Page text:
A good Instagram account is easy to set up, is free and with a bit of practice and understanding how it works you can build up a large following of like minded people very quickly who you can then sell to relatively easily.
“What advice would you give a young Horticulturist”?
Follow your heart and don’t feel pressured to go down a certain route for whatever reason, I did and I wonder how different things might have been if I had truly followed my heart back in the early years of the business:
For my first ever photo shoot I created a bouquet and a buttonhole made entirely from flowers I picked from the garden, all honeysuckle, herbs and roses, this reflected me and everything i loved but afterwards I worried that others would look at my work and think I was ‘playing at it’ or ‘didn’t have access to ‘proper’ flowers so i moved away from this direction and followed a more ‘conventional’ path. This thought of mine of course was ridiculous but it shows how your mind can play tricks on you and make you take a wrong route. I feel I have come back to that place now and have learned an amazing amount on the way so it probably all worked out for the best in the end!
Look after your back! Years of standing up, working on weddings and pushing myself way beyond tiredness instead of resting has taken it’s toll on my back and it now means I struggle to stand up for any length of time (a familiar tale to most, if not all, florists I suspect) .Ironically I find a good digging session in the garden easier on my back that just standing still at my workbench.
“After creating a successful business and being one of the Top 20 creative florists in the country as well as being featured in Vogue do you have any future plans and dreams you would like to realise? “
I guess there are always things I would love to achieve, some modest and ‘doable’ some (one in particular!) ridiculously over ambitious and highly unlikely to ever come off (it’s so ridiculous I wouldn’t have the audacity to breathe it out loud, but if it ever happens I will be the first to share it with you!!!).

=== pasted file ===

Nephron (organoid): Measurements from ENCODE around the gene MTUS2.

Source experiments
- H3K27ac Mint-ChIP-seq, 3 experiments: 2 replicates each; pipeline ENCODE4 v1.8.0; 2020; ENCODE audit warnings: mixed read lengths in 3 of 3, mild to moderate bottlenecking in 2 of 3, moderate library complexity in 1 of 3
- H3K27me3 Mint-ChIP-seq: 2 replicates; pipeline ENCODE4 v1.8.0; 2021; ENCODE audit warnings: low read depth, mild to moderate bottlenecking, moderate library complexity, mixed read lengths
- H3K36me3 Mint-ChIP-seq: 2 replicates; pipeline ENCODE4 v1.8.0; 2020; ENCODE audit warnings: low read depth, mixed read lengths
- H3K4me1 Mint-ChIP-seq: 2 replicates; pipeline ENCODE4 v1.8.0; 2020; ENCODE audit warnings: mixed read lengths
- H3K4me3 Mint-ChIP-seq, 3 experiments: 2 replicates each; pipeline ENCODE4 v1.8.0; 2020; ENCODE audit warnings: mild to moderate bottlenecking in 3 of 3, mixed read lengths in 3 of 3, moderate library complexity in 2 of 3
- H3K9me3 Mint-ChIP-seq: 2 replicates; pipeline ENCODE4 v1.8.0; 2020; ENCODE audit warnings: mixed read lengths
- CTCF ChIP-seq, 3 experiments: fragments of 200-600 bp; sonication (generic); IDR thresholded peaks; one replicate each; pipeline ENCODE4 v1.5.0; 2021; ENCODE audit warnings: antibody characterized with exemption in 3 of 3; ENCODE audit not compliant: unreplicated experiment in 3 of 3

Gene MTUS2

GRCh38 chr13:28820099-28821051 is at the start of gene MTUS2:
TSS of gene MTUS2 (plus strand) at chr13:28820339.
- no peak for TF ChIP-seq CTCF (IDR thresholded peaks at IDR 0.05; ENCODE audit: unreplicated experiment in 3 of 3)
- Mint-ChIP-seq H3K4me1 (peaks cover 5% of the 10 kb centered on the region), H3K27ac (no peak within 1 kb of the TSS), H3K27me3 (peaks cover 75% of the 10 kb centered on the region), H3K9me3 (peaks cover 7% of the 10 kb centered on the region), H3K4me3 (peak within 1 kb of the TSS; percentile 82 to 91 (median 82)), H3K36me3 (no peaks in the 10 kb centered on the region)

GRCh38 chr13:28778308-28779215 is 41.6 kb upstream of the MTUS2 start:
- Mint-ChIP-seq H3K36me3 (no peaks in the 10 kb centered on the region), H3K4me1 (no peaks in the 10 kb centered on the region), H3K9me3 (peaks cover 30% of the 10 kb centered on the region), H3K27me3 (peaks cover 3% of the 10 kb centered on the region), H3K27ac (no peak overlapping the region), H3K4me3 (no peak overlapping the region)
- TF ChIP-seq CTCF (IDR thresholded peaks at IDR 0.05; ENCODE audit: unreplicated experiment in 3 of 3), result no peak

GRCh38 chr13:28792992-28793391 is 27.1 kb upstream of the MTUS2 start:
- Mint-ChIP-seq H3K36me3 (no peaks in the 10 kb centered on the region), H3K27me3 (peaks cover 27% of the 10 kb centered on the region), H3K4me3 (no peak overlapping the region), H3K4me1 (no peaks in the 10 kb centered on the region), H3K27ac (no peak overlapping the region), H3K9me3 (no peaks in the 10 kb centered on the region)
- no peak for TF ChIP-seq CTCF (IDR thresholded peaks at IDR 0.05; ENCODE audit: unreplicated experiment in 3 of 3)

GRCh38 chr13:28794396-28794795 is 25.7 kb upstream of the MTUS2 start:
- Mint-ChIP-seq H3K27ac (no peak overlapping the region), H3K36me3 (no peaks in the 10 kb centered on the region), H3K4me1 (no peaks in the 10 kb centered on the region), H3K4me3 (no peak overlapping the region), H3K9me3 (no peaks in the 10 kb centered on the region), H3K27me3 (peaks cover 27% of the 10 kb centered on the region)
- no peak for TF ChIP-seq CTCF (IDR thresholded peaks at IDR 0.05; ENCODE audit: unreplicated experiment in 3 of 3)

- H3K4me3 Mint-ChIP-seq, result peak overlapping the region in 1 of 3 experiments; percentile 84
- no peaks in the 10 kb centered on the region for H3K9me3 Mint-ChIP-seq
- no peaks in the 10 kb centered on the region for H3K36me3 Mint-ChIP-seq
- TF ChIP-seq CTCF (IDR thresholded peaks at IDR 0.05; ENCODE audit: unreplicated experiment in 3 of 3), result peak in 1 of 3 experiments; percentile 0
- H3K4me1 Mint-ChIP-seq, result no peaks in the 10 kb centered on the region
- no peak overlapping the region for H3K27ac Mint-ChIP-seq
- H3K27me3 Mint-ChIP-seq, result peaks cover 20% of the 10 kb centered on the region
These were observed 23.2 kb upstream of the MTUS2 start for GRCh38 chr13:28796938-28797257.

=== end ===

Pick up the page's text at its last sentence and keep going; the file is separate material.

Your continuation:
The thing I think I love the most is travelling around the country , seeing new places and meeting new, like-minded people - my favourite part of weddings was (and still is) setting up day - heading off to often unknown places, down tiny country lanes, over dramatic hills or even just down the motorway - I get a huge rush of excitement and anticipation. My future plans will possibly/probably extend this to travelling abroad - maybe for overseas workshops or collaborations, I remain open minded and just relish the opportunity to get a kick out of doing something I love.
With a new year beginning and a new floral season slowly starting to emerge, we are looking forward to new magical creations and stories from Fiona Pickles.
One pinch of nature at a time.
If you would like to find out more about Fiona and her business then follow the link to her website:
Or follow her and her creations on social media.
Find out more about the Photographers that have captured Fiona´s Work:
Melissa Beattie: https://www.instagram.com/melissabeattiephotography/
Nicola Dixon: https://www.instagram.com/nicoladixonphotographyco/
Holly Rattray: https://www.instagram.com/belle_andbeau/